Odontosia elegans (Strecker, 1885)
NatureServe Global Rank: G5
Virginia State Rank: S1S3
VA DGIF Tier: None
Federal Legal Status: None
Virginia Legal Status: None
Description: The Elegant Prominent Moth has a wingspan of 45 to 60mm. It has smooth ash-gray forewings with black streaks and brown shading that darkens towards the costa. A fine white streak extends from the forewing base a short distance along the trailing edge. The hindwings are mostly white with a conspicuous brown tuft projecting from the inner margin.
Similar species: Although the Elegant Prominant is somewhat of a drab moth, it is easily distinguished from other species by the presence of the white streak along the trailing basal edge of the front wings.
North American Range: This species ranges from Canada to New Jersey and west to Arizona. It is rare in the east but in Virginia has been documented in Fauquier County.
VA Observations by Locality: Fauquier
Flight season and broods: It can be found May through August. There are two broods in the south, including Virginia, and one in the north.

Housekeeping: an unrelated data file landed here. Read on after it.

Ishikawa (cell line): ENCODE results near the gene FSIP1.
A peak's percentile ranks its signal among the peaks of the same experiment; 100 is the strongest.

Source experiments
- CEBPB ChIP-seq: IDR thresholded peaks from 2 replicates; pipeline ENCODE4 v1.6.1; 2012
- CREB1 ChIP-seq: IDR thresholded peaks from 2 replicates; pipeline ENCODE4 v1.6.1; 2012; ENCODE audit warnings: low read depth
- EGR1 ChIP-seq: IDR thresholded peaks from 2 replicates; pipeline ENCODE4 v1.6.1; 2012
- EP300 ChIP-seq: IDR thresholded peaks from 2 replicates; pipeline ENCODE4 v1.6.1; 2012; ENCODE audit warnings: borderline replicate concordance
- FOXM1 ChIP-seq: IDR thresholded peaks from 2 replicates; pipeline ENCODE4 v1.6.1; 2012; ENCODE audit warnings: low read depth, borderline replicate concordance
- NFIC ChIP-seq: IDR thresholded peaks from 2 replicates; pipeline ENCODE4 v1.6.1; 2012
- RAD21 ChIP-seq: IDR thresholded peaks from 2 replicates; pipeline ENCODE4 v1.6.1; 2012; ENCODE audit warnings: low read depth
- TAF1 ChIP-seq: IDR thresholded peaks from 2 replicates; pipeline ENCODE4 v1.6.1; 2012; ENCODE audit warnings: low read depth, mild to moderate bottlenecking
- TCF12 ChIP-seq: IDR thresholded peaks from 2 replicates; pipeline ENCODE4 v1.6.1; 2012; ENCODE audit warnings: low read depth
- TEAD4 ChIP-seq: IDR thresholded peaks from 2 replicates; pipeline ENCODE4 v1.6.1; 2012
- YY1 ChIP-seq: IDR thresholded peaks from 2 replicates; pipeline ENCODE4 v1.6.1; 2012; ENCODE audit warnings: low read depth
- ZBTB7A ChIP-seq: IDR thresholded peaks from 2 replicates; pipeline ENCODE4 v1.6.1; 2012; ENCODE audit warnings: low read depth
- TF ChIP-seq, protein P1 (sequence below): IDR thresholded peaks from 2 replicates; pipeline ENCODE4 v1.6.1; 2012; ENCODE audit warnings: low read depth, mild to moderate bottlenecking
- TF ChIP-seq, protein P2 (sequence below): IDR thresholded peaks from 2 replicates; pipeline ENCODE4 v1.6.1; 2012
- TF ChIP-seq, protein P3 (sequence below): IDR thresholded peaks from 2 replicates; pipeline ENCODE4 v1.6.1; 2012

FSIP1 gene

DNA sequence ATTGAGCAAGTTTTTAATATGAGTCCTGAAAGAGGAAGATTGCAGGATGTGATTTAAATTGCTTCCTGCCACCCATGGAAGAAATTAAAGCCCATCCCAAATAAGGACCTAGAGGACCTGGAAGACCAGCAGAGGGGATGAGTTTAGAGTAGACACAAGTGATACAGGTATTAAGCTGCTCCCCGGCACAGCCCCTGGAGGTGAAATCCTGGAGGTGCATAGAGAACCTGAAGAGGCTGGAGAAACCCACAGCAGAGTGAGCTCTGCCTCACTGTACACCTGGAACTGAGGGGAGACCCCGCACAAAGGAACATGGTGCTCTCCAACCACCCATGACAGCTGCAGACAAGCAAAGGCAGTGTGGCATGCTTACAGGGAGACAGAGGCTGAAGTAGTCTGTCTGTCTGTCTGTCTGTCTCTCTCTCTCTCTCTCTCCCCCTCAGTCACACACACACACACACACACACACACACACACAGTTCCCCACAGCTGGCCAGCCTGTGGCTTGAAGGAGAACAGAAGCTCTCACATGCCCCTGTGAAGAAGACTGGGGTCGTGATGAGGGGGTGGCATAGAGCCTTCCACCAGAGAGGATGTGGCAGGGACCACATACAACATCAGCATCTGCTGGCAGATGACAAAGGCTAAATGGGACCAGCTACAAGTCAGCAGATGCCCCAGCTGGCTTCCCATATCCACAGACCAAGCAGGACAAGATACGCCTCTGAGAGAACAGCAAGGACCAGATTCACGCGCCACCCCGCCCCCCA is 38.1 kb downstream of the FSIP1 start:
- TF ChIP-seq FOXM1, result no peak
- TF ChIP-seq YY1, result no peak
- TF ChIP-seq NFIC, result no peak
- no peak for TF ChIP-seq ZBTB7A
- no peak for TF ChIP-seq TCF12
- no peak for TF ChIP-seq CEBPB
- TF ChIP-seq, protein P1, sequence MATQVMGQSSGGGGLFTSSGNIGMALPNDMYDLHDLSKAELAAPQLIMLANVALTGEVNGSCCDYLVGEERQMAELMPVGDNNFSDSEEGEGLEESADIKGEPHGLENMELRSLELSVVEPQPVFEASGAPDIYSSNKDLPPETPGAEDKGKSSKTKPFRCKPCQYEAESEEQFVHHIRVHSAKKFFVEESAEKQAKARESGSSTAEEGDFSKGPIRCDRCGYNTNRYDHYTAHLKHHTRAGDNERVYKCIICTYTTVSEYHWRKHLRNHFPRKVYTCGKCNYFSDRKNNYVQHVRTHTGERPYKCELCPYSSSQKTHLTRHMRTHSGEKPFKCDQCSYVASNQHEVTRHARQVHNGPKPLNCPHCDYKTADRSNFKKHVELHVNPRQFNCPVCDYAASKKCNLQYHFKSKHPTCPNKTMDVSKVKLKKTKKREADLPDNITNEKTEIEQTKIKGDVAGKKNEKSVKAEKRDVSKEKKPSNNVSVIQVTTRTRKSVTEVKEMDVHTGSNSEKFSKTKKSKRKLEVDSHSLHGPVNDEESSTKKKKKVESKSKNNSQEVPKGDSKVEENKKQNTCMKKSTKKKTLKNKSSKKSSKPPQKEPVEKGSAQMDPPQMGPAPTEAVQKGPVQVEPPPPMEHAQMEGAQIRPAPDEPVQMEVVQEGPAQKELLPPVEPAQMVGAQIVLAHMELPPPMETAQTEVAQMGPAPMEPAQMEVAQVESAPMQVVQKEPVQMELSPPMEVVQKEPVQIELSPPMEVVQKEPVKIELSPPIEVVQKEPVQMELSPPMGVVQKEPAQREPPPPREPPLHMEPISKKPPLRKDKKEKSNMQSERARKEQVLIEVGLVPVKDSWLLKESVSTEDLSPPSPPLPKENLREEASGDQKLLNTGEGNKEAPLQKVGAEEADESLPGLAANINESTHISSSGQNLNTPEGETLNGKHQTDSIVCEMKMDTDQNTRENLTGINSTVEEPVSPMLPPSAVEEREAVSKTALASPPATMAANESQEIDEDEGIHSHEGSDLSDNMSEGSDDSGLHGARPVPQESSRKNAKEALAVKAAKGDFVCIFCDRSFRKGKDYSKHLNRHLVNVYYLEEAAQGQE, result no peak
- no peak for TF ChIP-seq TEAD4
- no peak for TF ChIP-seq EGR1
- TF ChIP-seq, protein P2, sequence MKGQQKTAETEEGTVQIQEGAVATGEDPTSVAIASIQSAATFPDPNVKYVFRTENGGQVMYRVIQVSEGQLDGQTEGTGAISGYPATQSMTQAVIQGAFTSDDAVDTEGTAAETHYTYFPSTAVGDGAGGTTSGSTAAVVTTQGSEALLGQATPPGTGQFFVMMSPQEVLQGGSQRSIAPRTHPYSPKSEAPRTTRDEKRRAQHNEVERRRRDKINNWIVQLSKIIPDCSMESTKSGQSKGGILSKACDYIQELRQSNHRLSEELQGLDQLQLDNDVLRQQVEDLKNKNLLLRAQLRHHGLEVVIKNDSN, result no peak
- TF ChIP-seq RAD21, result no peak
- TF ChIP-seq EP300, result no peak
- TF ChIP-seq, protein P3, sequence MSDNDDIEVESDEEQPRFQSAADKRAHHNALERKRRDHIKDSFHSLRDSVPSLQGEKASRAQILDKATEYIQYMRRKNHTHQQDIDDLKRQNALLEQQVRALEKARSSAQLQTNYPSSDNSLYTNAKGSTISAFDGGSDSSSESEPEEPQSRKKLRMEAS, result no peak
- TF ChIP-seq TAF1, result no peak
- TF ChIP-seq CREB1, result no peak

Habitat and Food Plants: This is a woodland species, often found along water courses or in wetlands. Poplars (Populus) are the food plant.
Behavior and Ecology: They overwinter as pupae. Larvae rest on top of host leaves. Adult behavior unknown.
Population trend and potential threats: Population trends and threats are undetermined at this time.
Management practices: Populations should be monitored and habitats preserved.
References: Covell, Jr. C.V. 1984. Peterson Field Guids: Eastern Moths. Houghton Mifflin Company, Boston, Mass. pp. 331.
Moth Photographers Group at the Mississippi Entomological Museum at Mississippi State University. Web application at: http://mothphotographersgroup.msstate.edu/large_map.php?hodges=7924 Accessed: 18Apr2013
NatureServe. 2011. NatureServe Explorer: An online encyclopedia of life [web application]. Version 7.1. NatureServe, Arlington, Virginia. Available http://www.natureserve.org/explorer. (Accessed: September 21, 2012).
Wagner, D. L. 2005. Caterpillars of Eastern North America: A Guide to Identification and Natural History. Princeton University Press, Princeton, NJ. 512pp.
Virginia Department of Conservation and Recreation, Natural Heritage Program, 600 E. Main St., 24th Floor, Richmond, VA 23219
This atlas was compiled
by the VA Natural Heritage Program with funds provided by the VA Dept. of Game and Inland Fisheries through a state wildlife grant
from U.S. Fish and Wildlife Service
Last Modified: Tuesday, 24 January 2017, 10:12:03 PM